Originally printed in the July 2018 issue of Produce Business.
Excitement builds over prospect of new facility that would bring 51-year old market into a new age.
A year into its second half-century, the Hunts Point Produce Market is at full occupancy — 29 thoroughly modern businesses meeting the diverse needs of the 23 million people in the New York metropolitan area. As the merchants reinvest and reinvent to serve their customers, negotiations for the market’s redevelopment are called ‘promising.’ This summer, that new scent in the air, blended with the fragrance of strawberries, tomatoes and sweet peppers, is optimism.
“I think we’ve made a lot of progress looking toward a new market,” says Joel Fierman, president of Fierman Produce Exchange and co-president of the Hunts Point Terminal Produce Cooperative Association Inc. “My predecessors worked very hard. They got something that thankfully didn’t get built, because it probably wouldn’t have conformed to what we needed. And hopefully that delay has paved the road for a market that will be better situated for this facility going forward. Are we getting cooperation from the city and the state? Yeah. We’re still talking.”
Details about negotiations remain behind closed doors for now. “At this time we’re not in a position to share the latest details publicly on our redevelopment work. We’re currently performing capital works at all three wholesale markets to make sure that the tenants can operate,” a spokesman for the New York City Economic Development Corporation says.
“A new market will give us the ability to compete with other bigger mousetraps out there,” says Matthew D’Arrigo, vice president of D’Arrigo Bros. Co. of New York and first vice president of the Hunts Point Terminal Cooperative Association Inc. “This 51-year-old facility has served the New York City area very, very well.”
The prospect of a market rebuild elicits enthusiasm and ideas from business owners, who have similar and clear views about the need for accessibility, parking and room to spread out.
“The biggest challenges coming forward in the business are going to be food safety,” says Jimmy Margiotta, president of J. Margiotta Co. “Keeping in mind who we service in New York, the amount of people, it’s very important. You’re feeding so many people. We should be at the top of the list to take care of them and have a modern facility. We’re hoping in the near future to get a new market rebuild going. It’s been topic of discussion for so long now.”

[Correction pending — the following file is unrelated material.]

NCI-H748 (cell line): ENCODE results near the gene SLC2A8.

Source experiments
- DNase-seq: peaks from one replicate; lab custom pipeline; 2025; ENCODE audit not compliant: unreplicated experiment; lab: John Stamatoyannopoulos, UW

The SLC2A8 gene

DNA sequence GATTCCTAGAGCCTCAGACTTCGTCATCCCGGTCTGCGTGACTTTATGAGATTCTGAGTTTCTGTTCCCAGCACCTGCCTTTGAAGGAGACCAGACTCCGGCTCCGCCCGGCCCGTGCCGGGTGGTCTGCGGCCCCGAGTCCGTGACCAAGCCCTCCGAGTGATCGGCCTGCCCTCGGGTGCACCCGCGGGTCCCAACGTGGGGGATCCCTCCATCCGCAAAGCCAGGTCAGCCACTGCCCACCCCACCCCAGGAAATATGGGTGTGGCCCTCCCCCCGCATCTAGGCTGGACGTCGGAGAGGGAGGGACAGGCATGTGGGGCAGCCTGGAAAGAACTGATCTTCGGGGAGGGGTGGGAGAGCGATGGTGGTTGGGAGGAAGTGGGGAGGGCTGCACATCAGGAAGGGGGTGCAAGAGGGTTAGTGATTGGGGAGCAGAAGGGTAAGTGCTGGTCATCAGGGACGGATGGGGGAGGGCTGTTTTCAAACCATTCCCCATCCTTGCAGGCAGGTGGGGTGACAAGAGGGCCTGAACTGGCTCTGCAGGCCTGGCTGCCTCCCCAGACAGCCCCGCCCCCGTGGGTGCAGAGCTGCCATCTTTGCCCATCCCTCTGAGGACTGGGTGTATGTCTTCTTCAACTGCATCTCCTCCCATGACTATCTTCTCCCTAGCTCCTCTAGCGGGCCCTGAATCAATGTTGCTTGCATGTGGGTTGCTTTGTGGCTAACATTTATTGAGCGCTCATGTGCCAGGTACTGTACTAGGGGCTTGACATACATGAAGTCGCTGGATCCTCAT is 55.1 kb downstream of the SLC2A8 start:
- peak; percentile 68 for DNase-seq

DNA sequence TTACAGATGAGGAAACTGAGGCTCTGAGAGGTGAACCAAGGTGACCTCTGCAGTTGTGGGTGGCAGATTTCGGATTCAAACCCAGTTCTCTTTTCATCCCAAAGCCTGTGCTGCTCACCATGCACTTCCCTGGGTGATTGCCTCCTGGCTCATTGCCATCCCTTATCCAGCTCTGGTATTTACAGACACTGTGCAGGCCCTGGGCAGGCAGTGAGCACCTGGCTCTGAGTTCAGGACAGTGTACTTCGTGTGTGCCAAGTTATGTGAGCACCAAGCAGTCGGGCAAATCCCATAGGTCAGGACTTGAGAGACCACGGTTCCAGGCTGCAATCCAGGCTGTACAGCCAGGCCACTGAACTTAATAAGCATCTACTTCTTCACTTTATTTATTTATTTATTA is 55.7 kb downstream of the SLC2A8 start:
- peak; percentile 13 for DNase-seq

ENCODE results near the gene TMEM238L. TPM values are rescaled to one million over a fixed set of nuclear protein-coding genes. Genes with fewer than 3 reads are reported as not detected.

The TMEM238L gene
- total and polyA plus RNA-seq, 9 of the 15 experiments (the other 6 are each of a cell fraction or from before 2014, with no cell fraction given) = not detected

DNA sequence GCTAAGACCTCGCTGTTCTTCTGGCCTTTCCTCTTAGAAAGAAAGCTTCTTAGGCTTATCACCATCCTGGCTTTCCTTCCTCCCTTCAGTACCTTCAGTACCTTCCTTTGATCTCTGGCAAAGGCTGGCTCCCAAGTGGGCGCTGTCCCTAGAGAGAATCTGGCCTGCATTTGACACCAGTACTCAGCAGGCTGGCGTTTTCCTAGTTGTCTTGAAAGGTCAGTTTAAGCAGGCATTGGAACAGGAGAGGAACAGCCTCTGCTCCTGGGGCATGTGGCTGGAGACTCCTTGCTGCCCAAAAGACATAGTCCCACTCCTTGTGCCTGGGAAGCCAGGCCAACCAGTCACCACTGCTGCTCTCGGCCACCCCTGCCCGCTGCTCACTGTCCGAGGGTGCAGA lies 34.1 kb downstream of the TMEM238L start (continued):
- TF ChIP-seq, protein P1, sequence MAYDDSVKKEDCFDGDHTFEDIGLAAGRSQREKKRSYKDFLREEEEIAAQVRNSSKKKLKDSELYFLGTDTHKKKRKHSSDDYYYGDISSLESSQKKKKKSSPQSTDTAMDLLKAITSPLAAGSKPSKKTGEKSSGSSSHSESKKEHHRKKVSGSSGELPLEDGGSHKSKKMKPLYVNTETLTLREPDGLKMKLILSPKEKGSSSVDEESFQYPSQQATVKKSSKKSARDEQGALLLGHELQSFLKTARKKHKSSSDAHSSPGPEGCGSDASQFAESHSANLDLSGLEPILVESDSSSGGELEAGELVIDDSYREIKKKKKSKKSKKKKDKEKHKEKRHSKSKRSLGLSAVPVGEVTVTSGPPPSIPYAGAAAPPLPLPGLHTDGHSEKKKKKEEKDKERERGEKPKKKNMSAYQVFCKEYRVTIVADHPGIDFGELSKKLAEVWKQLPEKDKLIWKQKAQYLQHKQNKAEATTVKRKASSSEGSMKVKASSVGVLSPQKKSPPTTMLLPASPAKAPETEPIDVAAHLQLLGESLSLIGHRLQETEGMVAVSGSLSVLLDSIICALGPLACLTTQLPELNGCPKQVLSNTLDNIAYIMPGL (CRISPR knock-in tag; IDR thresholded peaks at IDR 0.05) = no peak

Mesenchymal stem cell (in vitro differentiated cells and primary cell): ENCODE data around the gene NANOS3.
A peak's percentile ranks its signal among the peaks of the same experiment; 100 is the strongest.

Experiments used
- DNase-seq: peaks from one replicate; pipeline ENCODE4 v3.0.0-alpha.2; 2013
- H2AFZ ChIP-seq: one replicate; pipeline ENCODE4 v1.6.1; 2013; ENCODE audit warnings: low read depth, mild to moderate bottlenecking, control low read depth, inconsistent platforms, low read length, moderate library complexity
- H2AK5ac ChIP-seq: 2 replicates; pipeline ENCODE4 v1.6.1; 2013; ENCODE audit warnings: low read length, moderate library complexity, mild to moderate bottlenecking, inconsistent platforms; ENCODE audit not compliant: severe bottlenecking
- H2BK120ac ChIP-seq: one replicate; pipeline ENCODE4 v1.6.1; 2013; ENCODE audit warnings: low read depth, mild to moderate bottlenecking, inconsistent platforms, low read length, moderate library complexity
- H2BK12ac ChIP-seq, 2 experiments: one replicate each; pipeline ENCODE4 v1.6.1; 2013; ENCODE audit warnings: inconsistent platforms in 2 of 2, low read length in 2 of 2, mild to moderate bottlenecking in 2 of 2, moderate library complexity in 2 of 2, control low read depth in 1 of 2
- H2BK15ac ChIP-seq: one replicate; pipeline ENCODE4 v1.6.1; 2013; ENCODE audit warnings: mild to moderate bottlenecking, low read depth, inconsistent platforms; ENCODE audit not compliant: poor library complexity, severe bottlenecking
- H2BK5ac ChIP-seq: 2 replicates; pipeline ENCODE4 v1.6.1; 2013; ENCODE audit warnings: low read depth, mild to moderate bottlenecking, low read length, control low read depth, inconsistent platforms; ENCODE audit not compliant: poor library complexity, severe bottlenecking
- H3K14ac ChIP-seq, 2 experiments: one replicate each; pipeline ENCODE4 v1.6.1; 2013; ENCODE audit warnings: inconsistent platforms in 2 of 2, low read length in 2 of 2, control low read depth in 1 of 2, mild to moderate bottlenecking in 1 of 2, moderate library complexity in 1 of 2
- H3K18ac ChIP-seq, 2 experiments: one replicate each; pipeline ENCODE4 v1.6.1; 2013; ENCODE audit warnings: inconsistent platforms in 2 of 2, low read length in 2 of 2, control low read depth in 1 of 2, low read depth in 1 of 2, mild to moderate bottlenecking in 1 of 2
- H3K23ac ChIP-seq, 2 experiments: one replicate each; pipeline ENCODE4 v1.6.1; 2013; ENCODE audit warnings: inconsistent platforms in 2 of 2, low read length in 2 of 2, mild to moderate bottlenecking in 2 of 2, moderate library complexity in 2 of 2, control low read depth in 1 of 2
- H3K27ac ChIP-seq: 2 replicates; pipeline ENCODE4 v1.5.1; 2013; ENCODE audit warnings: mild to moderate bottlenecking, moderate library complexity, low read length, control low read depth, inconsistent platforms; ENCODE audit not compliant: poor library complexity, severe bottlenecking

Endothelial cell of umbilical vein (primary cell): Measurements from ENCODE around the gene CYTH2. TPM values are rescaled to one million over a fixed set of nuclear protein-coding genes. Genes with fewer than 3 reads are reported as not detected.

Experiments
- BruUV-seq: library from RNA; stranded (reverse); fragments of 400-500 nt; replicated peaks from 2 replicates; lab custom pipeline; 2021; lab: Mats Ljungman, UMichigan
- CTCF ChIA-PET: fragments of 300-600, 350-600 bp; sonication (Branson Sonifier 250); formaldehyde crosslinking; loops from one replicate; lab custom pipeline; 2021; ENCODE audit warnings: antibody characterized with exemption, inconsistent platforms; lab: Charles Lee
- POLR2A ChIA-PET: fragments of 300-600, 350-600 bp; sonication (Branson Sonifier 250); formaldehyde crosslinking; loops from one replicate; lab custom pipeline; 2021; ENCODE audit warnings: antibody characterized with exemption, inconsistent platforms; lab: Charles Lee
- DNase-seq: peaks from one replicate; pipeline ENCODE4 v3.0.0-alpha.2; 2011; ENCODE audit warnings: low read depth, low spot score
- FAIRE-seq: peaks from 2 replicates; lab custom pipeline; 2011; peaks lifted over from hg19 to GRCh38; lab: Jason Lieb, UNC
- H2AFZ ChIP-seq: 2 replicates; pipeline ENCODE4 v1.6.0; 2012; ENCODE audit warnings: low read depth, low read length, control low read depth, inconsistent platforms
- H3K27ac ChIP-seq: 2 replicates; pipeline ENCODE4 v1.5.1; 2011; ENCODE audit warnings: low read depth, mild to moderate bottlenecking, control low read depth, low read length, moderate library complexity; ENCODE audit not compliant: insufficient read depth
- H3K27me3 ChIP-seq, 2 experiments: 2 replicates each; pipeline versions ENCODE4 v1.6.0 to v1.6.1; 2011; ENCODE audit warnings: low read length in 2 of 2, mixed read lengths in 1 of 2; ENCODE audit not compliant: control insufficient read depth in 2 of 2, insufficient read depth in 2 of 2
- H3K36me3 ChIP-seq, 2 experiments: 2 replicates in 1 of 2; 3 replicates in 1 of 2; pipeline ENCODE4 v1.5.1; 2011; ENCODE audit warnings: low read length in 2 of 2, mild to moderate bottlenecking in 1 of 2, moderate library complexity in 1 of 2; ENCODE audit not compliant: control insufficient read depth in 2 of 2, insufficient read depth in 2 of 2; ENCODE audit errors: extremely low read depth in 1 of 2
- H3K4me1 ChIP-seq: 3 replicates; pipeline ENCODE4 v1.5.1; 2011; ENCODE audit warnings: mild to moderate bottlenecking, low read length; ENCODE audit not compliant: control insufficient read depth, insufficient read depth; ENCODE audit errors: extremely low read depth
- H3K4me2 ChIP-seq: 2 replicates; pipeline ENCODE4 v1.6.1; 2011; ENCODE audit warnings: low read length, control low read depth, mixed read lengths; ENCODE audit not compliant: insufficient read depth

“Obviously we could certainly benefit from a more modern market with more space. It’s a no-brainer.”
– Cary Rubin, Rubin Bros. Produce
“We would like to see a facility that maintains the cold chain so that product is kept continually in the appropriate storage temperature,” says Joe Eisinger, director of organics at Nathel & Nathel. “We also need greater warehouse space so we can cut costs associated with storage vans and continue to grow our business.”
“We need a new facility that’s going to help us be compliant with all the food safety regulations,” says Sasha LoPresti, director at A.J. Trucco Inc. and chairperson of the Hunts Point Market PR Board. “Also, a market that has an easier way of navigation for customers and will solve some of the parking issues we have would be beneficial.”
“Obviously we could certainly benefit from a more modern market with more space. It’s a no-brainer,” says Cary Rubin, vice president of Rubin Bros. Produce Corp. “So how it gets done, I don’t know. But it needs to be done in a way that doesn’t put everyone out of business.”
“Customer-friendly” is the first phrase Denise Goodman uses to describe what she’d like to see in a new market. Goodman is vice president of M&R Tomato Distributors, and co-owner with her brother Michael Tambor, who serves as president. “There’s still a good amount of business for people who drive to the market,” she says. “A lot of independent chain stores shop at Hunts Point because our prices are better than at many other places. But the market needs to have more parking.”
MAKING IT WORK NOW
Though their wish lists are long for the future, businesses are successfully building workarounds — and success.
“Business is great,” says Margiotta, who continues to modify and refine his space on Row A, units 100-105. “It seems as if we’re growing in all areas, and in all departments. It’s just been nice. We’ve actually increased a lot of delivery business and are doing a lot more importing and exporting. We’ve also enjoyed some success from The New York Produce Show. The show’s been great.”
The D’Arrigo Bros.’ 2017 acquisition of John Georgallas Banana Distributors of New York set into motion a floor-to-ceiling renovation with a reveal planned this summer. But the business, located across the street from Hunts Point, has not been sitting idle. It has literally been going bananas. “We’re moving 20 loads a week out of there, and we were doing the math, and that is about 2 million bananas,” says Gabriela D’Arrigo, vice president of marketing and communications. Cousin Kevin D’Arrigo presides over the banana operation, which has 13 ripening rooms and additional refrigerated space to further extend the D’Arrigo franchise.
“Business is great. It seems as if we’re growing in all areas, and in all departments. … We’ve actually increased a lot of delivery business and are doing a lot more importing and exporting.”
– Jimmy Margiotta, J. Margiotta Co.